Theories and approaches
Papers on this topic.
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'The Paranormal as Text' - Simão Cortês
When discussing methodological approaches to any academic subject, I like to refer to Donna Haraway’s thought on methodologies applied to her feminist scholarship. According to her own words ‘I think you can actually do interesting work with these tools, but I want to hear them making noise, I want to feel the friction, I do not want to increase the transparency’ (2004, p. 336). What this passage means is that human knowledge, and academic knowledge in particular, does not exist in a vacuum. It is informed by all kinds of social and historical mythologies, and these mythologies are also present in our methodologies. As such, we need to remember that a methodology is, above all, a tool that allows us to analyse, think and explore data at the same time that it actively creates these data. This is something that has been relatively clear since the publication of The Structure of Scientific Revolutions by Thomas Kuhn (1962). We cannot separate methods from results and this is why Haraway suggests we need to make the methods as explicit as possible.
What are the implications of C.G. Jung's theories for the study of myth and the sacred? - Alice Winborn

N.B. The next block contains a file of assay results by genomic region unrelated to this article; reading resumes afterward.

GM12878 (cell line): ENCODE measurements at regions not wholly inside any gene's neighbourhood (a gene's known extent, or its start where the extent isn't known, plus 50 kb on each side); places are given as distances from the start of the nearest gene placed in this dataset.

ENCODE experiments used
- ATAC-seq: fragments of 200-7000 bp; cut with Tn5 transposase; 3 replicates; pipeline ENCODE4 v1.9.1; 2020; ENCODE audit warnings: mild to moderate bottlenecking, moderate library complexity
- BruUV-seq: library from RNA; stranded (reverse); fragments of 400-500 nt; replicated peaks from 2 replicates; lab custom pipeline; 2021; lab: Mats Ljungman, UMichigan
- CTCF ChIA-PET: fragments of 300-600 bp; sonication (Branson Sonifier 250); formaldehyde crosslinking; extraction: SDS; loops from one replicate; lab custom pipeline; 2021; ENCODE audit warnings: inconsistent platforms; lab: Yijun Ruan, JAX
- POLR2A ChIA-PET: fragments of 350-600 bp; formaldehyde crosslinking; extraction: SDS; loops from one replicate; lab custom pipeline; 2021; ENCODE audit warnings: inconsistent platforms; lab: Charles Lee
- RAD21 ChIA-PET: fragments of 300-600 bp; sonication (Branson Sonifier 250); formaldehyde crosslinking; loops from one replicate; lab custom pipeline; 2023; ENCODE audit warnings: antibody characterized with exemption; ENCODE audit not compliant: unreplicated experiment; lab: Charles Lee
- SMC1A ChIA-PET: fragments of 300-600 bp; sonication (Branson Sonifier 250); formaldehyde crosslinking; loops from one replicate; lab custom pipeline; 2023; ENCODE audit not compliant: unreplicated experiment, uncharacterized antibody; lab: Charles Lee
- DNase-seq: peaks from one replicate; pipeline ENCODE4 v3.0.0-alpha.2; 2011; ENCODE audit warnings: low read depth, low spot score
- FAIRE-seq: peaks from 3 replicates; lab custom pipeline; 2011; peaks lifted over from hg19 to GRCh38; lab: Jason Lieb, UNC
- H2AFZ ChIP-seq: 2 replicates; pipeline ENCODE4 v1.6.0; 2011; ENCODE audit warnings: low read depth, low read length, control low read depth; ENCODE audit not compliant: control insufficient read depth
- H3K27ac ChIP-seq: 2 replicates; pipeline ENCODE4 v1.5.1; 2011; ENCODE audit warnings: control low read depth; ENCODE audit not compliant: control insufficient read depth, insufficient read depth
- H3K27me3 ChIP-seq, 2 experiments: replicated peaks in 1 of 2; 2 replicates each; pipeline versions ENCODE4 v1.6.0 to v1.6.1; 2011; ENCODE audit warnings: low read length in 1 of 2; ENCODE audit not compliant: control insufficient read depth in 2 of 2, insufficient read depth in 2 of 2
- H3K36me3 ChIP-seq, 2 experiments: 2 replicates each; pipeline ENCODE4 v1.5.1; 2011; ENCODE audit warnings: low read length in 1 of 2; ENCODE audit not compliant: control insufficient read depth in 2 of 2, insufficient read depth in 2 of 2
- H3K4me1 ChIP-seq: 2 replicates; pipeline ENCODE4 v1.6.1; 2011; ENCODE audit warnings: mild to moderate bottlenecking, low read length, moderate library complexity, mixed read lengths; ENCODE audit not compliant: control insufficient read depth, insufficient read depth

In writing this essay I am hoping to discuss not only the considerable influence that C.G. Jung’s theories have had on the study of myth and the sacred during the second half of the twentieth century, but also the implications of these theories for my own search for knowledge and understanding. Taking into account that Jung produced a huge body of highly complex work, I wish to focus principally on his theory of individuation and the split between the sacred and the secular in our human nature. I also hope to demonstrate that, although working within the realm of science and empiricism, Jung’s theories often reflect a deeply personal psychology and as such must be considered within this context. Indeed, I would ask to what extent the study of the sacred or search for the divine must always be a personal endeavour. In view of this question I hope, too, to be able to enrich the reader’s understanding of Jung through my own connection to the material.